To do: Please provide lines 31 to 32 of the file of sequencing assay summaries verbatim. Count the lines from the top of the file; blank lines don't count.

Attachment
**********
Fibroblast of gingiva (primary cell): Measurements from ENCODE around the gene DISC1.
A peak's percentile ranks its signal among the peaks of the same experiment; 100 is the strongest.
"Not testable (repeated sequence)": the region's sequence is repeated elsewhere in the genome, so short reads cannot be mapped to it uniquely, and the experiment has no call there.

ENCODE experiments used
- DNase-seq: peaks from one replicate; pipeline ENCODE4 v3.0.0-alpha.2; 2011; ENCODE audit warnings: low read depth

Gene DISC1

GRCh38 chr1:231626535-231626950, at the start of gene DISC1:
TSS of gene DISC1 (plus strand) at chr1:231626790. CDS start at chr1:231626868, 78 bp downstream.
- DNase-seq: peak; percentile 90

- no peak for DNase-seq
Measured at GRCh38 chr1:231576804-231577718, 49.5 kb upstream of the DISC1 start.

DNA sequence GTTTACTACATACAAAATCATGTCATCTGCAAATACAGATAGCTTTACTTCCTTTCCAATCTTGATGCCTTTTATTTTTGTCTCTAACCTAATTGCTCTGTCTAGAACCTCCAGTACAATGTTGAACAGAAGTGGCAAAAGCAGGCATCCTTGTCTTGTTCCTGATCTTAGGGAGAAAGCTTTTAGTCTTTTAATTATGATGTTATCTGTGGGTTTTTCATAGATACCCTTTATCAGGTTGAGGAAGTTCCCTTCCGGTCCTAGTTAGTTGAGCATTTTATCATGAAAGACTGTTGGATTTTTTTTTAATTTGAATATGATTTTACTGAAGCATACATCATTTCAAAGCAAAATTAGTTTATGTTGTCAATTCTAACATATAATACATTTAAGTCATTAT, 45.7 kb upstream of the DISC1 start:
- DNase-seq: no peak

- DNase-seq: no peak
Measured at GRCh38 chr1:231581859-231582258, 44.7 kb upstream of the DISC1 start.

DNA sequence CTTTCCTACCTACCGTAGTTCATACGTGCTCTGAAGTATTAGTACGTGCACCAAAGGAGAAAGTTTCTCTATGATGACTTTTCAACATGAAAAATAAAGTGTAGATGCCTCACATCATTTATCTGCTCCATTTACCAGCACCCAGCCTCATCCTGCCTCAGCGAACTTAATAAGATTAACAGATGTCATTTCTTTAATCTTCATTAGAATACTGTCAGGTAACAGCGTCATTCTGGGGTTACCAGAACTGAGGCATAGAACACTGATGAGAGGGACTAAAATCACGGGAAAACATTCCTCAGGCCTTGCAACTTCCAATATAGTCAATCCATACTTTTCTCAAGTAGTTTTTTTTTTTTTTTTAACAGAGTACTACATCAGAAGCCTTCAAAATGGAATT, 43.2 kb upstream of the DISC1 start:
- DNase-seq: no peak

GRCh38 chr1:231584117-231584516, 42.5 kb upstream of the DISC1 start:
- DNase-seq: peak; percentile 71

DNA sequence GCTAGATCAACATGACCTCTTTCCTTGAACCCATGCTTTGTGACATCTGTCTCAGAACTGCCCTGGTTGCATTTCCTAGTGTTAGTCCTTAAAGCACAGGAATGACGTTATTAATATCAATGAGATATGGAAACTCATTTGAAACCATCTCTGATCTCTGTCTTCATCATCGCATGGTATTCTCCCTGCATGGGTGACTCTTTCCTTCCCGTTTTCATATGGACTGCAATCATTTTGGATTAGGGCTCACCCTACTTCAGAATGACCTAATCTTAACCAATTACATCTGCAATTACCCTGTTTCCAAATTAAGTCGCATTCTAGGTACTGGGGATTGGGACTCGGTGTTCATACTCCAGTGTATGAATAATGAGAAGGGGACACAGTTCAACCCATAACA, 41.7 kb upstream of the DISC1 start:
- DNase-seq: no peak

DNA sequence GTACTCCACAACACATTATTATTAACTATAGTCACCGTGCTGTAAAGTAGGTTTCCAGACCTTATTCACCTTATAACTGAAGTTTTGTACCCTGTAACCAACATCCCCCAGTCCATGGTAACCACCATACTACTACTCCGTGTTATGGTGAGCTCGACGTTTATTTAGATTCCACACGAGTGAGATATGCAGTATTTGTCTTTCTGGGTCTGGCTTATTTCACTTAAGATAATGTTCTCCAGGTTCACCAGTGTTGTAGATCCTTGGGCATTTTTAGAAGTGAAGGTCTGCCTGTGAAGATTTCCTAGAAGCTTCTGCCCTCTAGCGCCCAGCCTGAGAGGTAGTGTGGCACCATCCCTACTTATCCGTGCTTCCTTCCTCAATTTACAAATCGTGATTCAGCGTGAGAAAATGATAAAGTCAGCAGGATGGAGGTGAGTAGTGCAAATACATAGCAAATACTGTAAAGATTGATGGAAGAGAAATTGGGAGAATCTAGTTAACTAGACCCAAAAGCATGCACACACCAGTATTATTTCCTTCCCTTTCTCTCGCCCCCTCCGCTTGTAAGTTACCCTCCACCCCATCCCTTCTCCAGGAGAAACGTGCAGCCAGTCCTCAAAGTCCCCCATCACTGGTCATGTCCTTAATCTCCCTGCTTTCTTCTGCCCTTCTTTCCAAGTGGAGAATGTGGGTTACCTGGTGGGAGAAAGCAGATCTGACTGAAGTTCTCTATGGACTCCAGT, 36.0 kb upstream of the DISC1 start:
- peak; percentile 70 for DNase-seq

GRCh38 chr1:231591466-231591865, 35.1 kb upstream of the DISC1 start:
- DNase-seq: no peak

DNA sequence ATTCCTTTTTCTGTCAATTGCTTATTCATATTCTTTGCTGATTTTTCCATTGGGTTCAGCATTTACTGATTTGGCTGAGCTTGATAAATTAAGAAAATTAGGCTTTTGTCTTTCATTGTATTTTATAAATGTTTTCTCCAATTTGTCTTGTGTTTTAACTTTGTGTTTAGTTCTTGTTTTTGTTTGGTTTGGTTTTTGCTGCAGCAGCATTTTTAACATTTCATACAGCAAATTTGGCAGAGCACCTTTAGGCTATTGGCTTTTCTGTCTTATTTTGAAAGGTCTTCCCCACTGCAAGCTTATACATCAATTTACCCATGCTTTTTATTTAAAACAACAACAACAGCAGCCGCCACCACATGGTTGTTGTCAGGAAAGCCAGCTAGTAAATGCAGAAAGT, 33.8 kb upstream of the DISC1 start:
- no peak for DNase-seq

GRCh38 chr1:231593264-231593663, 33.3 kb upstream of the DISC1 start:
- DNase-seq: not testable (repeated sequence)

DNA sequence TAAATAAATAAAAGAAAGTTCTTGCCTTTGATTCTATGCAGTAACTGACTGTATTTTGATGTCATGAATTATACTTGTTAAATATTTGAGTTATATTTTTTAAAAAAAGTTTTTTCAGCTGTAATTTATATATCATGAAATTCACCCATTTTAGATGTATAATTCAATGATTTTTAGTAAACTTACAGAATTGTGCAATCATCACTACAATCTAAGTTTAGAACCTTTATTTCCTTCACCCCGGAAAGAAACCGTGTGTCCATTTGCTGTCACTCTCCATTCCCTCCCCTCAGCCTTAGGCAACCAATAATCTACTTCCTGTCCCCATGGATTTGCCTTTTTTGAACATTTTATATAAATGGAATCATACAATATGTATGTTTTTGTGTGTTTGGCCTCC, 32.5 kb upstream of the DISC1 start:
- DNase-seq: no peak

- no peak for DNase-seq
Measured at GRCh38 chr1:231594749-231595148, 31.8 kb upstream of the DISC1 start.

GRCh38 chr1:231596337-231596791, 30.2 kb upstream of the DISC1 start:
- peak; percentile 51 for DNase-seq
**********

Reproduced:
- DNase-seq: no peak

- no peak for DNase-seq